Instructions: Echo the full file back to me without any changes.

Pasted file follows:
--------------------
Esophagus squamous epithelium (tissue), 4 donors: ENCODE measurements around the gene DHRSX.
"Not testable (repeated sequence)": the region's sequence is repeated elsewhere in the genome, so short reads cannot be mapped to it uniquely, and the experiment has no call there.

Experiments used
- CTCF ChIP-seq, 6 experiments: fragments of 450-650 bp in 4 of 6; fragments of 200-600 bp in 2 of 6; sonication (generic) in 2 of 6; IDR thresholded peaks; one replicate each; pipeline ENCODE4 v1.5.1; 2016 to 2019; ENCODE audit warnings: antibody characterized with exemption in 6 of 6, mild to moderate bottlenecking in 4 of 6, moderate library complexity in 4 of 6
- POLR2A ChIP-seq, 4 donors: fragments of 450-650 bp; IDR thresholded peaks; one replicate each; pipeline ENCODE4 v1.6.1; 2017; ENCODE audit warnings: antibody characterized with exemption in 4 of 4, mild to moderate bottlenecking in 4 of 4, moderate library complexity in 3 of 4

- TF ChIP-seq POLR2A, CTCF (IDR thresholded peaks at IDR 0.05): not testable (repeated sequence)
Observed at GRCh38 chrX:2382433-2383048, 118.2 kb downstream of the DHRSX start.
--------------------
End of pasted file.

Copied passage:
Esophagus squamous epithelium (tissue), 4 donors: ENCODE measurements around the gene DHRSX.
"Not testable (repeated sequence)": the region's sequence is repeated elsewhere in the genome, so short reads cannot be mapped to it uniquely, and the experiment has no call there.

Experiments used
- CTCF ChIP-seq, 6 experiments: fragments of 450-650 bp in 4 of 6; fragments of 200-600 bp in 2 of 6; sonication (generic) in 2 of 6; IDR thresholded peaks; one replicate each; pipeline ENCODE4 v1.5.1; 2016 to 2019; ENCODE audit warnings: antibody characterized with exemption in 6 of 6, mild to moderate bottlenecking in 4 of 6, moderate library complexity in 4 of 6
- POLR2A ChIP-seq, 4 donors: fragments of 450-650 bp; IDR thresholded peaks; one replicate each; pipeline ENCODE4 v1.6.1; 2017; ENCODE audit warnings: antibody characterized with exemption in 4 of 4, mild to moderate bottlenecking in 4 of 4, moderate library complexity in 3 of 4

- TF ChIP-seq POLR2A, CTCF (IDR thresholded peaks at IDR 0.05): not testable (repeated sequence)
Observed at GRCh38 chrX:2382433-2383048, 118.2 kb downstream of the DHRSX start.